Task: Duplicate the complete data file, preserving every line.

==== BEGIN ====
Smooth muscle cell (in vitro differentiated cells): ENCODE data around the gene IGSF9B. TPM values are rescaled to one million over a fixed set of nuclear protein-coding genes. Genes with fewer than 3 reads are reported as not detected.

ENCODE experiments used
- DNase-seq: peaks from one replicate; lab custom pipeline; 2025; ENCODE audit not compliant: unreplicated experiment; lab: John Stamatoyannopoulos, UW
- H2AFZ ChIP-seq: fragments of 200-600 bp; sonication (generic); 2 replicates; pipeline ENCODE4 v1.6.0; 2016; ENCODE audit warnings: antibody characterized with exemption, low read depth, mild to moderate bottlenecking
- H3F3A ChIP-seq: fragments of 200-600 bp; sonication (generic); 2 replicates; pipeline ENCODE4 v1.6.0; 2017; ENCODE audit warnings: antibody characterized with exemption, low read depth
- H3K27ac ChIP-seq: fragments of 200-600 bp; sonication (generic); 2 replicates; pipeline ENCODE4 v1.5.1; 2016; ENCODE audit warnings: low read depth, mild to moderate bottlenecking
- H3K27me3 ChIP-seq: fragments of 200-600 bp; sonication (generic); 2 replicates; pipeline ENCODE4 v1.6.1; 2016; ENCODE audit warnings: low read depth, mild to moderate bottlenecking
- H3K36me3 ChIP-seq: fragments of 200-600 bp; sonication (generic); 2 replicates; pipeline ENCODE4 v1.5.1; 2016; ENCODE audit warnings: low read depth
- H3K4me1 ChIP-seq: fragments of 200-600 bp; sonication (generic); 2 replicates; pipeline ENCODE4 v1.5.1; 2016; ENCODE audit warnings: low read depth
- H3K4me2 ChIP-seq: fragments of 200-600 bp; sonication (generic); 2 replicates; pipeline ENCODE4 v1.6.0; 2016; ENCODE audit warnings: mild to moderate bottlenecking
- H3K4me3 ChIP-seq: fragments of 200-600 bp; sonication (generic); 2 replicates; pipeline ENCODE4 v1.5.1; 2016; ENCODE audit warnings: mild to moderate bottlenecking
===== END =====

Smooth muscle cell (in vitro differentiated cells): ENCODE data around the gene IGSF9B. TPM values are rescaled to one million over a fixed set of nuclear protein-coding genes. Genes with fewer than 3 reads are reported as not detected.

ENCODE experiments used
- DNase-seq: peaks from one replicate; lab custom pipeline; 2025; ENCODE audit not compliant: unreplicated experiment; lab: John Stamatoyannopoulos, UW
- H2AFZ ChIP-seq: fragments of 200-600 bp; sonication (generic); 2 replicates; pipeline ENCODE4 v1.6.0; 2016; ENCODE audit warnings: antibody characterized with exemption, low read depth, mild to moderate bottlenecking
- H3F3A ChIP-seq: fragments of 200-600 bp; sonication (generic); 2 replicates; pipeline ENCODE4 v1.6.0; 2017; ENCODE audit warnings: antibody characterized with exemption, low read depth
- H3K27ac ChIP-seq: fragments of 200-600 bp; sonication (generic); 2 replicates; pipeline ENCODE4 v1.5.1; 2016; ENCODE audit warnings: low read depth, mild to moderate bottlenecking
- H3K27me3 ChIP-seq: fragments of 200-600 bp; sonication (generic); 2 replicates; pipeline ENCODE4 v1.6.1; 2016; ENCODE audit warnings: low read depth, mild to moderate bottlenecking
- H3K36me3 ChIP-seq: fragments of 200-600 bp; sonication (generic); 2 replicates; pipeline ENCODE4 v1.5.1; 2016; ENCODE audit warnings: low read depth
- H3K4me1 ChIP-seq: fragments of 200-600 bp; sonication (generic); 2 replicates; pipeline ENCODE4 v1.5.1; 2016; ENCODE audit warnings: low read depth
- H3K4me2 ChIP-seq: fragments of 200-600 bp; sonication (generic); 2 replicates; pipeline ENCODE4 v1.6.0; 2016; ENCODE audit warnings: mild to moderate bottlenecking
- H3K4me3 ChIP-seq: fragments of 200-600 bp; sonication (generic); 2 replicates; pipeline ENCODE4 v1.5.1; 2016; ENCODE audit warnings: mild to moderate bottlenecking